Charging for Your Art

Charging for Your Art

by Pamelah Landers
Artist, Hand Analyst and Intuitive

This is the third in a series on expressing yourself creatively.

Another aspect of creativity is, "Do I charge, am paid for my creative endeavors?” Here is a partial excerpt from the book Unleashing Your Inner Artist, available September 9 on Amazon.

One of the challenges I’ve heard creative people share is not knowing how to value their expressions. I completely get this. Many have grown up with the attitude of “starving artist” as a concept in the U.S. Art that used to be integral in schools has been removed in some places when budgets were cut. So culturally we have been told that art isn’t valuable. Or if there are art classes, at some level it may be “graded” and compared to others.

When I was in 10th grade, I took a drama class. Never cast in anything but the chorus, I told myself I wasn’t good at acting. I joined a local musical theater group in my 20s and was in the chorus or a quartet. In my 50s I took improv classes and learned more about acting and applied it to public speaking. I can see how I let that influence from a teacher impact my choices. Probably she was accurate. The two people I recall who did get leading roles in high school turned to acting and singing as careers.

I get it. It’s going to require some mind-chatter change to feel like your art is valuable to receive money for it if you so desire. It could require recognizing that the input we received in the earlier part of our lives may not still be true. The bigger picture is also not putting “all art” into the category of invaluable. As I share below, I get paid for some and not for others.

Another impediment to owning artistry is attaching money to it. You may think that it’s a hobby and thus not legitimate. If being an artist requires being paid for your expressions, and you aren’t making money, do you still get to “be an artist?” Is your art expression legitimate? Is it enough to say, “I’m an artist” if you plan extensive holiday gatherings and don’t receive money? Or volunteer for the creative projects at church summer camp? Or how about sewing your children’s clothes for school? Many of my artistic endeavors are things I am never paid for yet I still consider them to be artistic expressions.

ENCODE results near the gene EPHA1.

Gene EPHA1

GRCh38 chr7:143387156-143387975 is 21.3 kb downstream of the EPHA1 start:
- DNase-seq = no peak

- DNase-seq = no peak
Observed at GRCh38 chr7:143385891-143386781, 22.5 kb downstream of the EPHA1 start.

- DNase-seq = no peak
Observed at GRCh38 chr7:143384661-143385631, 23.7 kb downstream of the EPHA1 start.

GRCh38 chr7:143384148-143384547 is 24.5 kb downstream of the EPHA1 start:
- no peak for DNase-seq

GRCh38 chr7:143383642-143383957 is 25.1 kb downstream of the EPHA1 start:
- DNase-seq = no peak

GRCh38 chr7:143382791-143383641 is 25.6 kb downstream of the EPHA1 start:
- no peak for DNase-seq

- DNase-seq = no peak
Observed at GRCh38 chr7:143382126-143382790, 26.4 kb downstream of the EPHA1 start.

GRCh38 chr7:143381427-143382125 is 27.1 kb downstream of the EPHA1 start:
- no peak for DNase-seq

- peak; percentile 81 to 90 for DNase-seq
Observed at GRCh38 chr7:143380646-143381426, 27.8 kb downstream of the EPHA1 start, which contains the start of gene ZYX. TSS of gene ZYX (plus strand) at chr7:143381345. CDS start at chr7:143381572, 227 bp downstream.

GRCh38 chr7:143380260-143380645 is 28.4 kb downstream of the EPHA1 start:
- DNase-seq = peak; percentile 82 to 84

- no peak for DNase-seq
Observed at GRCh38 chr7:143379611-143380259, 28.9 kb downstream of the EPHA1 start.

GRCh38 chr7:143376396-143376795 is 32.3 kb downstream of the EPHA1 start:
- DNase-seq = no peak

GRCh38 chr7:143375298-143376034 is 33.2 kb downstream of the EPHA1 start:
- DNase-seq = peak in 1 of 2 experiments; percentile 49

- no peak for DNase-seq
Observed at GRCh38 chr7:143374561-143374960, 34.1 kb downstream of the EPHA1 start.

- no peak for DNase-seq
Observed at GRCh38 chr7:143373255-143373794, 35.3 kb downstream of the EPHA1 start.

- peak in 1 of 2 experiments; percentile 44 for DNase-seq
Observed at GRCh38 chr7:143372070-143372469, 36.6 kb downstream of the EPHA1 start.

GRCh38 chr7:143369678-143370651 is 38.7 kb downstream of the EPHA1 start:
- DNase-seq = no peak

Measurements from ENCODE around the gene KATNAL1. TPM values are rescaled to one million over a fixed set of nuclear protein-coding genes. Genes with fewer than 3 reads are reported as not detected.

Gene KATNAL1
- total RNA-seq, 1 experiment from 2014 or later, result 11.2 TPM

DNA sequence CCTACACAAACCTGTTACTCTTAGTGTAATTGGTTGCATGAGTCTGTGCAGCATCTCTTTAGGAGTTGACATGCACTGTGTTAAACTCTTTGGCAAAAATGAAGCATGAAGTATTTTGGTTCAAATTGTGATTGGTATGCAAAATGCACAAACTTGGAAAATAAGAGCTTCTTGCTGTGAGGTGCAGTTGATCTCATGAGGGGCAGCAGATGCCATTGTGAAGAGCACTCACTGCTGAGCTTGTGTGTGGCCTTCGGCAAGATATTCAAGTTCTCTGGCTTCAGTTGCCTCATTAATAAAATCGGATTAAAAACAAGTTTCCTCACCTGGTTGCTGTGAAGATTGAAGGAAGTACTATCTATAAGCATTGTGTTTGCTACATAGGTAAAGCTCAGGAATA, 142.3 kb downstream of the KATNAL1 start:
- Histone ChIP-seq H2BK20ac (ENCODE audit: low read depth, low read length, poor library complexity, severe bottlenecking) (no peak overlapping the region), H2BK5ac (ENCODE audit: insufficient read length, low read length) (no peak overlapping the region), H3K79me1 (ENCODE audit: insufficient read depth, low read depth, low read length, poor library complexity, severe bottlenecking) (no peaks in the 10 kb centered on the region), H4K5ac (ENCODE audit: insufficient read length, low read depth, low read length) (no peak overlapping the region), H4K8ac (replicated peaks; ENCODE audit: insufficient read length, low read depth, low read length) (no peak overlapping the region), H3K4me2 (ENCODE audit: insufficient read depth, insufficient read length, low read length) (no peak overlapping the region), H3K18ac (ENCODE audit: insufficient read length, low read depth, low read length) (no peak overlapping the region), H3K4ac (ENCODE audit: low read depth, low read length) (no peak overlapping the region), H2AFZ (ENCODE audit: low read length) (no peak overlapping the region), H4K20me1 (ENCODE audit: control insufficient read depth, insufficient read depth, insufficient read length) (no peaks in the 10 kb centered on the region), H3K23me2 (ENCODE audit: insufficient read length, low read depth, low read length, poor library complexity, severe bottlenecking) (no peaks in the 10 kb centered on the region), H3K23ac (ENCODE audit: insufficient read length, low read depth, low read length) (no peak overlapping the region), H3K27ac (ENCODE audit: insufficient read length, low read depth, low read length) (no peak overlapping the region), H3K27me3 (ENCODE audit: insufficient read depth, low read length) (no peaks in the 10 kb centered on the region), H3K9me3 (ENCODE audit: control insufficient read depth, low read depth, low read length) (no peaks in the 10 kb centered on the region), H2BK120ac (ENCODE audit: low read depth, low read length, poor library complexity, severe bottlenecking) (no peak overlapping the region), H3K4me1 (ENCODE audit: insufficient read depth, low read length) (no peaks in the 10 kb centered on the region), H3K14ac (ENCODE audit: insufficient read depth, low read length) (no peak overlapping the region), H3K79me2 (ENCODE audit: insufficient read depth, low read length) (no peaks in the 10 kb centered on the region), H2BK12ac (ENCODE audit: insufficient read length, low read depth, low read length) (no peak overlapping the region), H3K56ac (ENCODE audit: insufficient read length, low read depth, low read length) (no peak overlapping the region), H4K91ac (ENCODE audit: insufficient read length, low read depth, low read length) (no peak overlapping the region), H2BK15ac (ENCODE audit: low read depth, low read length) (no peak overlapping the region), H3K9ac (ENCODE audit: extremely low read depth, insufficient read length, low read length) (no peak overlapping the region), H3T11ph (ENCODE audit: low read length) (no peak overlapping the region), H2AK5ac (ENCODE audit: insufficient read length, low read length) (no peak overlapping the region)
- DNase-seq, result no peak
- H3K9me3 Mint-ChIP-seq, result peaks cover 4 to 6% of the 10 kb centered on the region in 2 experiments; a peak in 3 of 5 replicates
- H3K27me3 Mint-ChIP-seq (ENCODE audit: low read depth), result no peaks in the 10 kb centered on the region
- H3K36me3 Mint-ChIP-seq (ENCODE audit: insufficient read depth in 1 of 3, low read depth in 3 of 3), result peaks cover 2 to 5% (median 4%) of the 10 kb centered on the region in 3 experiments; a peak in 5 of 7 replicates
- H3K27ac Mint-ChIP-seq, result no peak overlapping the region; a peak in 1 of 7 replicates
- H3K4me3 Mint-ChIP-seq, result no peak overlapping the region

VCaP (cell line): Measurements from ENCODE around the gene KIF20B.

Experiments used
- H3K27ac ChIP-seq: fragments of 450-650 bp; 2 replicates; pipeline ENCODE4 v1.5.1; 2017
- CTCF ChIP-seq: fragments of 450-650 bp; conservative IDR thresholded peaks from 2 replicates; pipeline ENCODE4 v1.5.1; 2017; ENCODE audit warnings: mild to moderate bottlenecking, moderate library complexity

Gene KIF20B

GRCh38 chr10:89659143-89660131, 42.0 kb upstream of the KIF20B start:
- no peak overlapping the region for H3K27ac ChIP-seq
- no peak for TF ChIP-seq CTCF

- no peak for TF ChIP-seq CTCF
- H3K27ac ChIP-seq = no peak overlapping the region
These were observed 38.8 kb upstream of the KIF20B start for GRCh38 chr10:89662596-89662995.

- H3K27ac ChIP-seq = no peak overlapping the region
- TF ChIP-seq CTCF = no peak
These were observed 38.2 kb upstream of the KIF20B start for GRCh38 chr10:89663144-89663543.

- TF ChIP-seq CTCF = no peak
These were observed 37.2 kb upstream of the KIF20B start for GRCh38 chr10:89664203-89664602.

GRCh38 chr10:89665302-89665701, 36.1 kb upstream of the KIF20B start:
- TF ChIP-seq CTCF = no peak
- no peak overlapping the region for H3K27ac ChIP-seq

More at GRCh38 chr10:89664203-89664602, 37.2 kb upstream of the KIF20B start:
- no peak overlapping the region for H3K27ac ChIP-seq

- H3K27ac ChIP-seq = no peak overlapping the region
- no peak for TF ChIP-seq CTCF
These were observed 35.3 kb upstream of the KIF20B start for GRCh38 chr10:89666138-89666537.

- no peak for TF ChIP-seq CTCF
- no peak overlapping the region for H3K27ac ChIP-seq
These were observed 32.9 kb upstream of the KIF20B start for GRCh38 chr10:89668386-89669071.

(As a side note: In 2017 I updated my book on heart lines, Your Love Design. For each person who purchased the book I mailed a personal thank you card. This is an example. I was paid for the book but not the card, both of which are my artistic expressions.)

I’ve sold some of my art: written books in physical and e-book form as well as audios I’ve created. I’ve received payment for paintings and cards I make. Regularly I am paid for my artistic expression of reading hands, teaching classes and mentoring clients with leadership, using my intuitive skills for creative solutions. Monetary remuneration has been provided for directing choirs or singing in a quartet.

I’ve never been paid for blankets I crochet (twice people have paid for the yarn but not the labor), anything I’ve sewn, meals I’ve prepared or for doing jigsaw puzzles, all of which I consider as forms of my creative expression.

By the way, if you do choose to sell art, it will help so much if you are aligned with actually receiving payment for it. If you go into an endeavor with doubt, that will be in the field and be part of the buyer’s feelings. The Law of Attraction reminder is whatever you focus on, vibrationally, you get more of that. If you are afraid to be paid, concerned, not feeling deserving, that aligns with the art you are desiring to sell. I know. I’ve been there.

Every time I introduce a new product in any form, it requires me to be completely confident before I can send out a marketing email. If I am questioning if people want this, or wonder why they might buy it, that energy is in the marketing email. Being detached from the outcome – they either buy it or they don’t – is freeing for me.

I've spent many hours recording songs in a studio. It is one of my very favorite things to do - I don't get paid for the hours in the studio yet I have sold a few of the songs I've recorded. I have tracks that I've used many times where I sing in a class I'm teaching/leading and am paid for.